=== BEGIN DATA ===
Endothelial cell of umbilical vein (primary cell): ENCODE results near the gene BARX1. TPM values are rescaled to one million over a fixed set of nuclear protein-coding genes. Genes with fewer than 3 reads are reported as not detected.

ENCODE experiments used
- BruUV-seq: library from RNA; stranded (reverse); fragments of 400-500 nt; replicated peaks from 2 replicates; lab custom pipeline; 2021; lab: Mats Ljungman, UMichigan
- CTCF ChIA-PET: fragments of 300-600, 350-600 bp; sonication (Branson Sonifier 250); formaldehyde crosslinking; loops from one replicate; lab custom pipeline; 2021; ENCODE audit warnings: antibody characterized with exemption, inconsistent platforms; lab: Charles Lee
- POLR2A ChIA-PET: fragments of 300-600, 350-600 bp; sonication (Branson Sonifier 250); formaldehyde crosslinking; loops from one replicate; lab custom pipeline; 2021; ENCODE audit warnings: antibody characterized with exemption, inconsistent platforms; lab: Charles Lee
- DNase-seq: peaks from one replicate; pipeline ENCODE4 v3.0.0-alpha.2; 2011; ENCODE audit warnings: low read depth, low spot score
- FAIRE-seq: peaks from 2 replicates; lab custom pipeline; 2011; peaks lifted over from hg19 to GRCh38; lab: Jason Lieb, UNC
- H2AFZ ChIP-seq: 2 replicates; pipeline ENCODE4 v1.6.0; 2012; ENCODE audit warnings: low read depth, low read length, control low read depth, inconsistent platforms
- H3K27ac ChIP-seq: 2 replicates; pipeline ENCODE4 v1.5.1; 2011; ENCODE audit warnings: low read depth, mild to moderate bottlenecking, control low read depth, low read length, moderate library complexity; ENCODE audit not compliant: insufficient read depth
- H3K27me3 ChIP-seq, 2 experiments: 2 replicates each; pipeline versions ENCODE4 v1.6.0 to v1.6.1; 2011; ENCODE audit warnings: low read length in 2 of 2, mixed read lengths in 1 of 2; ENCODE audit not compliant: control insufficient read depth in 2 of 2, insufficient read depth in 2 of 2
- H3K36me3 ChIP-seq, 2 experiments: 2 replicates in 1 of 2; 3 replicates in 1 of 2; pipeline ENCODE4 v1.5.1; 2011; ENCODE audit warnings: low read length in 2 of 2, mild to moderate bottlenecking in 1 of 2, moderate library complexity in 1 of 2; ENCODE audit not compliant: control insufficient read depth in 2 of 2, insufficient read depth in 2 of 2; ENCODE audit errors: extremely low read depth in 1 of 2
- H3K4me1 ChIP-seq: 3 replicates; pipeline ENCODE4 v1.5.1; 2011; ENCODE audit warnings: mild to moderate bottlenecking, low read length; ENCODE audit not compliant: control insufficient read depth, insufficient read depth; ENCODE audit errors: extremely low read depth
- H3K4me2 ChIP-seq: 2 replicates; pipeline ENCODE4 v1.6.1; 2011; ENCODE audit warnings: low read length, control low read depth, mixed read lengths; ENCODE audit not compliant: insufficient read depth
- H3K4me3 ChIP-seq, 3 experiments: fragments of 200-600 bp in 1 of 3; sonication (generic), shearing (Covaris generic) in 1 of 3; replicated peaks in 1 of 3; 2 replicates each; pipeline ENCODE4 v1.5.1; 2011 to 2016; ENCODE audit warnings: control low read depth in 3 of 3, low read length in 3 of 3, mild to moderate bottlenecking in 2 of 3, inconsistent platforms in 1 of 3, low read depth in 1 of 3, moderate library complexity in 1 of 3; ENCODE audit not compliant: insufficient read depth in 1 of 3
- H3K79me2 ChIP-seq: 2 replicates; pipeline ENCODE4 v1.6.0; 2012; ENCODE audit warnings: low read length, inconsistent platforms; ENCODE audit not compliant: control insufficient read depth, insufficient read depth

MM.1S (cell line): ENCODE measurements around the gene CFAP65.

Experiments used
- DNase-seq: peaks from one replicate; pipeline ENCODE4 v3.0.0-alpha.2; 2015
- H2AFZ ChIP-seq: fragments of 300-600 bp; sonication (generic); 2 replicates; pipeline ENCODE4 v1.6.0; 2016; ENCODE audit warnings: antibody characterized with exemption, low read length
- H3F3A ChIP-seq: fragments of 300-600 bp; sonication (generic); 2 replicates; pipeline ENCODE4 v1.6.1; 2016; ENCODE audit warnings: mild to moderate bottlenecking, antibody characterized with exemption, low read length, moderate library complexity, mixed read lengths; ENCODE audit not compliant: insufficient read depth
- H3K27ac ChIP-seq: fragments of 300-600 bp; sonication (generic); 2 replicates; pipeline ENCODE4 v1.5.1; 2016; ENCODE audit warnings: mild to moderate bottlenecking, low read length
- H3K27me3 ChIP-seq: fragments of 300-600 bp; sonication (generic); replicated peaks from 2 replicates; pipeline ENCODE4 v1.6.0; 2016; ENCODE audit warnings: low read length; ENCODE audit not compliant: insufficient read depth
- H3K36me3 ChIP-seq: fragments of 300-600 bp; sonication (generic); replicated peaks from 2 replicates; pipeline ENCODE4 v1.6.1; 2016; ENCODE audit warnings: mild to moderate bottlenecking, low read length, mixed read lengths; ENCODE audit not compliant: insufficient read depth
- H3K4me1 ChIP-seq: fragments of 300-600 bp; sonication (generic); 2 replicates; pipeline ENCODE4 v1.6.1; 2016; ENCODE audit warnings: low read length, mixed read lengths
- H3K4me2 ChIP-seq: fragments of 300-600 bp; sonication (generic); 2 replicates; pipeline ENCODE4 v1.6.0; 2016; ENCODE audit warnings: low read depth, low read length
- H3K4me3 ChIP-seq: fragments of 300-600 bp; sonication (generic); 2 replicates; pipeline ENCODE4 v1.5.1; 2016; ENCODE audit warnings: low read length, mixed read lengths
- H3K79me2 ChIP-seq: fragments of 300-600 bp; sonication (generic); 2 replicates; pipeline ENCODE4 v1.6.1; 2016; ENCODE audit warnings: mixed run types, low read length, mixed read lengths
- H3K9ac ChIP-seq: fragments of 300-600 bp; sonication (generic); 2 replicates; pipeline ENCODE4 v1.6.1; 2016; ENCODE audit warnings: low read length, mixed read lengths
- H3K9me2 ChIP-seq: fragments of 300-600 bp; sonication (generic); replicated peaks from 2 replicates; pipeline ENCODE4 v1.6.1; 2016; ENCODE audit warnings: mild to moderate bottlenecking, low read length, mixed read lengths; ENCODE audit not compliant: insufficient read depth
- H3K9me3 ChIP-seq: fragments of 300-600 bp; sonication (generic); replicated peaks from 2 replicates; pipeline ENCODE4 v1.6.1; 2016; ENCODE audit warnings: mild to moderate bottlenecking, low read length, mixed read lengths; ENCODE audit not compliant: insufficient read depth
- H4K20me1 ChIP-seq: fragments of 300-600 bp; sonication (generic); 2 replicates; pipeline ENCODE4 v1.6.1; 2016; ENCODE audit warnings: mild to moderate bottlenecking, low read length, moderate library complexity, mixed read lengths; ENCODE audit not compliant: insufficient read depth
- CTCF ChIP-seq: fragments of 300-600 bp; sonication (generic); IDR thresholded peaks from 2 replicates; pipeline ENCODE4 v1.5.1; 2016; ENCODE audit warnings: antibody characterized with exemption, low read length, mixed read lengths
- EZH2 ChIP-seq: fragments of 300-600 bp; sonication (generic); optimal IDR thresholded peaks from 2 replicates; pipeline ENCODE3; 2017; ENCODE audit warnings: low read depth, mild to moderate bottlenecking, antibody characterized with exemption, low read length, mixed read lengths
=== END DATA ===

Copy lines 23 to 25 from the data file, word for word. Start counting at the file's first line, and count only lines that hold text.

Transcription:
- H3K36me3 ChIP-seq: fragments of 300-600 bp; sonication (generic); replicated peaks from 2 replicates; pipeline ENCODE4 v1.6.1; 2016; ENCODE audit warnings: mild to moderate bottlenecking, low read length, mixed read lengths; ENCODE audit not compliant: insufficient read depth
- H3K4me1 ChIP-seq: fragments of 300-600 bp; sonication (generic); 2 replicates; pipeline ENCODE4 v1.6.1; 2016; ENCODE audit warnings: low read length, mixed read lengths
- H3K4me2 ChIP-seq: fragments of 300-600 bp; sonication (generic); 2 replicates; pipeline ENCODE4 v1.6.0; 2016; ENCODE audit warnings: low read depth, low read length